My Dear Romans and Confederates, Elizabeth herself sent the Drake-Norris Expedition to Iberia in 1589, floated as a joint stock company, with capital of about £80,000 — one quarter to come from the Queen, and one eighth from the Dutch, the balance to be made up by various noblemen, merchants and guilds. Note that in 1552, a new silver coinage had been introduced, struck in sterling silver. The penny’s weight, however, was reduced to 8 grains (0.52 g), meaning that 1 troy pound of sterling silver produced 60 shillings of coins. Prior to the decimalisation in 1971, the pound was divided into 20 shillings.
The Drake-Norris Expedition failed to drive home the advantage England had won upon the dispersal of the Spanish Armada in the previous year, it resulted in heavy losses both in lives and ships, and it took 26666.7 oz t of silver, and just yesterday 26666.7 oz t made 433867.21 USD [not an awful lot, it seems. Am I wrong ?]. However, back then it was Spain that ran out of money first — Unfortunately, to “print” modern USD takes no troy pounds of sterling silver at all. Thus, to trade ‘cheap overseas paper money’ for ‘national treasures’ seems to result in a very bad deal, and the ‘Armada Portrait’, by the way, seems to have been the inspiration for the other two copies, at least for the Woburn Abbey version.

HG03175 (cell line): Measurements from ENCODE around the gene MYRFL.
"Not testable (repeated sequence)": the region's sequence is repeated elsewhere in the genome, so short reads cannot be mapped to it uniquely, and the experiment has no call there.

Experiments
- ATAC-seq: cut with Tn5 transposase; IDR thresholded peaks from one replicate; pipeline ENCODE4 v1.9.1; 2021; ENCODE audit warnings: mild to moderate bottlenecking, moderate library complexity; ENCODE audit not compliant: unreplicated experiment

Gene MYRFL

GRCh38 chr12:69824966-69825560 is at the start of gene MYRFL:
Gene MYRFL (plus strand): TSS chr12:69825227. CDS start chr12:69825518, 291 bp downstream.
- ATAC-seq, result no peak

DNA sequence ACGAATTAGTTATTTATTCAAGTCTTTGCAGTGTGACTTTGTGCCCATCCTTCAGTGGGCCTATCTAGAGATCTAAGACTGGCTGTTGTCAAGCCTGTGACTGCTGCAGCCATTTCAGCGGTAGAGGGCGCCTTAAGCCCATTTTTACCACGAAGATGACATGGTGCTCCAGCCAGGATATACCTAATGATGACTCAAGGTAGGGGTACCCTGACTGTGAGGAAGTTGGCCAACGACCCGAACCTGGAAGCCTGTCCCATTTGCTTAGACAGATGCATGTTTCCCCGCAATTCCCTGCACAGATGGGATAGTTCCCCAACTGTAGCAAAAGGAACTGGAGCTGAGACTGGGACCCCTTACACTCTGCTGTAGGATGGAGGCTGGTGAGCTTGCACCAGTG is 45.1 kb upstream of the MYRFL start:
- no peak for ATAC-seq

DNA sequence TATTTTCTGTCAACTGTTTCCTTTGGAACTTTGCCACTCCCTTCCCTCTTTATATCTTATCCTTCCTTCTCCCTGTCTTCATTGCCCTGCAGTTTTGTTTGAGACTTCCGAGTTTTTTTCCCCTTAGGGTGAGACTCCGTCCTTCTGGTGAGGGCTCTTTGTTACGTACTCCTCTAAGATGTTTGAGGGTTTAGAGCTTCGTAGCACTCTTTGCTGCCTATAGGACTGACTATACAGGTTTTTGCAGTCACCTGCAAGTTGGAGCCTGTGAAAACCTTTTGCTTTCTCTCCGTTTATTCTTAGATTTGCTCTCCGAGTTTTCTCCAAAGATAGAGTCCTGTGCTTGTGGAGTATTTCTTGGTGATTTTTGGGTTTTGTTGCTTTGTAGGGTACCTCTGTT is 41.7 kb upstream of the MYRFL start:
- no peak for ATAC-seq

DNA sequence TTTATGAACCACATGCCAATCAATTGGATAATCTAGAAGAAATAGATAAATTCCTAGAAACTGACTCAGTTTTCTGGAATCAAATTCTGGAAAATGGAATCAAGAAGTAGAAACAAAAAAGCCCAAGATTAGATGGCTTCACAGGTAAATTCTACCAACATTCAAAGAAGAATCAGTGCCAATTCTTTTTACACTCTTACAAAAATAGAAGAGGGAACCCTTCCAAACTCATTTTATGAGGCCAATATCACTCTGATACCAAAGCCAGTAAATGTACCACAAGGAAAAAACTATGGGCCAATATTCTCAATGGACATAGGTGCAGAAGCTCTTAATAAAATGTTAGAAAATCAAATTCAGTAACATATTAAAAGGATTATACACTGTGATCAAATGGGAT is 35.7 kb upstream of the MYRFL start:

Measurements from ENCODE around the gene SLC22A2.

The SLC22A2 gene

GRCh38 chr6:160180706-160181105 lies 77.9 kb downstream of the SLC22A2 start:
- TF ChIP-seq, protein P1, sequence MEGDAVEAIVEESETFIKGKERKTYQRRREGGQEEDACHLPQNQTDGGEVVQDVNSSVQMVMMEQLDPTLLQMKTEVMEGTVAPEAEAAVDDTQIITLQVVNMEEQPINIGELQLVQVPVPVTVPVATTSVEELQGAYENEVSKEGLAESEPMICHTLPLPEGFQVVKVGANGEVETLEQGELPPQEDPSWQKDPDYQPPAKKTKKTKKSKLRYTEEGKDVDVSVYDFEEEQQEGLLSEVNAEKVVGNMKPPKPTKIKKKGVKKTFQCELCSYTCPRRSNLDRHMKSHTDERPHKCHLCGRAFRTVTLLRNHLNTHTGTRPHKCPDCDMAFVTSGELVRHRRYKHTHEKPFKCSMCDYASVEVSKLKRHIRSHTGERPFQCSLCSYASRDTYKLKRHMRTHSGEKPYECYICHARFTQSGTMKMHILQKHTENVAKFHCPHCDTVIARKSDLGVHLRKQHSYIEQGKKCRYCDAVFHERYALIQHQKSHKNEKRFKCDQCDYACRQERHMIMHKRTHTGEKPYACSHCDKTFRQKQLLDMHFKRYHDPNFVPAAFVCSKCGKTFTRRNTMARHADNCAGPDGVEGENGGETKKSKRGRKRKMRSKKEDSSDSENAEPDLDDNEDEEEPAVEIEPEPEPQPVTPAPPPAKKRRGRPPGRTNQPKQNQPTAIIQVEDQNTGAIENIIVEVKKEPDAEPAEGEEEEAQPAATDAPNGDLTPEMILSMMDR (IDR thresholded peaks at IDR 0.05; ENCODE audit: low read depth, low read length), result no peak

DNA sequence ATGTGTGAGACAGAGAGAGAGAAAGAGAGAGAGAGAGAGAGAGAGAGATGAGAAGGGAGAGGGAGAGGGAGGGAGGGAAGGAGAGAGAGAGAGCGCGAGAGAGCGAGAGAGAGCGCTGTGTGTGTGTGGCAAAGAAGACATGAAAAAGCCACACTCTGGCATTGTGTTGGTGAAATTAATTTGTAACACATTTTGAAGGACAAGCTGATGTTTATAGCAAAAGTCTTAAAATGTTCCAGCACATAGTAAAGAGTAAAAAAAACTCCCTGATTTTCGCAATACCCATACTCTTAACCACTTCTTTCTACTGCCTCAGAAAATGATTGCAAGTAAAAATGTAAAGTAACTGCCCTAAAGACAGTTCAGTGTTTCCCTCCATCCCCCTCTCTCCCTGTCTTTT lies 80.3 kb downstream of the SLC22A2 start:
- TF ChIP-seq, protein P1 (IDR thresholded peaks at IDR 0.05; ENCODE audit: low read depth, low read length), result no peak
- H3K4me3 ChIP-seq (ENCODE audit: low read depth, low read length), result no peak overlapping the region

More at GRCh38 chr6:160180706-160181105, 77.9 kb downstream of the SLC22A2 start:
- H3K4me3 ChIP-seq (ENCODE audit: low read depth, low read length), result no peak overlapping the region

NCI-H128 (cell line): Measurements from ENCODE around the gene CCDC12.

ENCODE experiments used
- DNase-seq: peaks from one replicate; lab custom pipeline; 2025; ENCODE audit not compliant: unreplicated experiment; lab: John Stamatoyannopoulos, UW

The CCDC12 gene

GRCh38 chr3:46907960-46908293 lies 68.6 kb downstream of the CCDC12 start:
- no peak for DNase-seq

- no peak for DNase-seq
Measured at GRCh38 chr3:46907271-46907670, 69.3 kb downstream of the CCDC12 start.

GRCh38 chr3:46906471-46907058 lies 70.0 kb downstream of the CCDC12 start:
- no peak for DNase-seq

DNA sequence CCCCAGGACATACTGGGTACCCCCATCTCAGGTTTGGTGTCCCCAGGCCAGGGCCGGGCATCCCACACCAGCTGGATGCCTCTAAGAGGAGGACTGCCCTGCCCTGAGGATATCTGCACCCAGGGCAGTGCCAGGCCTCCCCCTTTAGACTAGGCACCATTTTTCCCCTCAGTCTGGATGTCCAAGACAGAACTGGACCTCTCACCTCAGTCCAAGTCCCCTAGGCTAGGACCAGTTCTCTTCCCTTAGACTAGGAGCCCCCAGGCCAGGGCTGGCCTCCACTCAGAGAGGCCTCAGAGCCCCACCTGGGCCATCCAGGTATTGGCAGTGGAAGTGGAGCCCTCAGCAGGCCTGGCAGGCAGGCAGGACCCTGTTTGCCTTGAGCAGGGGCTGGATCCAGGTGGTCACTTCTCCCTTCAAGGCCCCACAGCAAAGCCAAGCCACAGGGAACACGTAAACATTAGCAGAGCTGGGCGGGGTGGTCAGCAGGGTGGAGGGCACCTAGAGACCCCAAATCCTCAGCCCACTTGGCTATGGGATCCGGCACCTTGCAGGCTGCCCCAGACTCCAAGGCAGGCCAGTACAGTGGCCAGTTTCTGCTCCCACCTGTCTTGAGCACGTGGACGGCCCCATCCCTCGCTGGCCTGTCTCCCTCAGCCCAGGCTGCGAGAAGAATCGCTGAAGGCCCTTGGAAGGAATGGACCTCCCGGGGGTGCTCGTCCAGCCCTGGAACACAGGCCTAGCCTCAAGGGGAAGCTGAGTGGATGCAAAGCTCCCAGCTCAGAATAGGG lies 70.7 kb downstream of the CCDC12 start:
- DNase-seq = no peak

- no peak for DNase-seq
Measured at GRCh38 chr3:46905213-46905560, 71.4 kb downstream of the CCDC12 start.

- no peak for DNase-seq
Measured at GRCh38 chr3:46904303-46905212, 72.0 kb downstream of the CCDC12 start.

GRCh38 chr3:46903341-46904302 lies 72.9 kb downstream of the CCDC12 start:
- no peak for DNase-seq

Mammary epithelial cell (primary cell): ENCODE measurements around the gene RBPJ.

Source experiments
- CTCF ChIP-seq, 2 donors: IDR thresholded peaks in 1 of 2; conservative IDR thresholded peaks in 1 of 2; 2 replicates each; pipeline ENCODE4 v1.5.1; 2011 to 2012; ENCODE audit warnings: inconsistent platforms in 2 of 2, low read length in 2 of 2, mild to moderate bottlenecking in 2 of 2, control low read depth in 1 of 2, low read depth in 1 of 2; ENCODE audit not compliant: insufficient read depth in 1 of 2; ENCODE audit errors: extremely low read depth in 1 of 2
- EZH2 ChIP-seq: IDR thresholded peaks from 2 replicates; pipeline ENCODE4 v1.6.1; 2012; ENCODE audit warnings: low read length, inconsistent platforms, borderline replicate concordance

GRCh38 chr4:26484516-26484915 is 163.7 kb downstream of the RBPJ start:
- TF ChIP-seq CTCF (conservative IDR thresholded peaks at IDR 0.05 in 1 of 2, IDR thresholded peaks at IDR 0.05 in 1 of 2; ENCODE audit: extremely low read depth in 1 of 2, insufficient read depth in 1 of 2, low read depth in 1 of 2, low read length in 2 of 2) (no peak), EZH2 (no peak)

Mary, the four-headed fish-beast of Aberdeen
So, that explains the weird four-headed fish filet that I had in that chip shop in Aberdeen way back when. If only I knew…
The real oddity of the situation–speaking as an art historian–is that you would be hard-put to get 200,000 pounds for a work of that age, quality and condition by an unknown artist if it was not The Drake Armada Portrait of QE1.
Pardon my ignorance: can’t the British government exercise something like the US’s eminent domain to save such a treasure? The thought of it ending up in the hands of someone who can’t or won’t take care of it is too much to contemplate.
…and the thought of sinking all that money into what will probably be destroyed by the Muslim invasion of Britan is equally untenable!
The UK National Lottery produces enough revenue for a cause like this. But if the government won’t chip in from those funds, best to “touch up”, as the British say, chaps like Richard Branson who can produce the cash in short order.
Mr. Dyson of vacuum fame would be another prime candidate!
“Eminent domain”, at least in the case of real estate, would mean that the government had to pay fair compensation to the owner–more or less 10 million pounds, it would seem, or a negotiated figure. They could not merely seize it and keep it. And whoever paid that kind of money would almost certainly take good care of the object, better than the benign neglect of the Tyrwhitt-Drake family. The only issue is whether the work remains in the UK or goes elsewhere.
And even worse–OMG!–what if the Spanish invade again!